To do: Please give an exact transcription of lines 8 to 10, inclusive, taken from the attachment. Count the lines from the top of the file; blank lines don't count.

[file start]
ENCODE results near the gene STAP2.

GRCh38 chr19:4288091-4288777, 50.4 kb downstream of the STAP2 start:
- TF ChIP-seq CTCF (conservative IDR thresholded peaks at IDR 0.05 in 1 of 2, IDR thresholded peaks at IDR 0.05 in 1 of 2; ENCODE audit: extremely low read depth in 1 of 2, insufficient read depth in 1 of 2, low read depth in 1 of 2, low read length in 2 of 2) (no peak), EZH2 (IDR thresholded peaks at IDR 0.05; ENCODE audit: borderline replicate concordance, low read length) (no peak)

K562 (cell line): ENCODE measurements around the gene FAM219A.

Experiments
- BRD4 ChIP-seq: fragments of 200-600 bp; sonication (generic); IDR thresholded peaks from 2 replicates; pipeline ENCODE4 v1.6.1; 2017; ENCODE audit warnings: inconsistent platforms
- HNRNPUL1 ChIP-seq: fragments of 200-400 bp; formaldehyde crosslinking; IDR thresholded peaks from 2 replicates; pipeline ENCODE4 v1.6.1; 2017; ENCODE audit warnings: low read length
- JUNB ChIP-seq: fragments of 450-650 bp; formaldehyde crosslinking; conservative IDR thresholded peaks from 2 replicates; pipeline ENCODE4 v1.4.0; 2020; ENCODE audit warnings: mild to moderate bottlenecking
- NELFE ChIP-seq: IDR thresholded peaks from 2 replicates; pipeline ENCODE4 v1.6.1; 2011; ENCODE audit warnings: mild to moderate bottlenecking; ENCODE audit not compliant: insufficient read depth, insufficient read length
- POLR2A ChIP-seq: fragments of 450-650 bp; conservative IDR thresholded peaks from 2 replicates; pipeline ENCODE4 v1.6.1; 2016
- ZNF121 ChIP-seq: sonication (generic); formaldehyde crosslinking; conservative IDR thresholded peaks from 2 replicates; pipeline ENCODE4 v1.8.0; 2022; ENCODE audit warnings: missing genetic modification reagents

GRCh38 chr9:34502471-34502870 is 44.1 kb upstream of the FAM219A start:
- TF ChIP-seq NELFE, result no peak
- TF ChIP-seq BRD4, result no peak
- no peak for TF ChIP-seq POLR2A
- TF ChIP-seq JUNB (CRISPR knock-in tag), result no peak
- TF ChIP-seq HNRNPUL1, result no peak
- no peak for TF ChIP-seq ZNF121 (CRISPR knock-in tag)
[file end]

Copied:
- JUNB ChIP-seq: fragments of 450-650 bp; formaldehyde crosslinking; conservative IDR thresholded peaks from 2 replicates; pipeline ENCODE4 v1.4.0; 2020; ENCODE audit warnings: mild to moderate bottlenecking
- NELFE ChIP-seq: IDR thresholded peaks from 2 replicates; pipeline ENCODE4 v1.6.1; 2011; ENCODE audit warnings: mild to moderate bottlenecking; ENCODE audit not compliant: insufficient read depth, insufficient read length
- POLR2A ChIP-seq: fragments of 450-650 bp; conservative IDR thresholded peaks from 2 replicates; pipeline ENCODE4 v1.6.1; 2016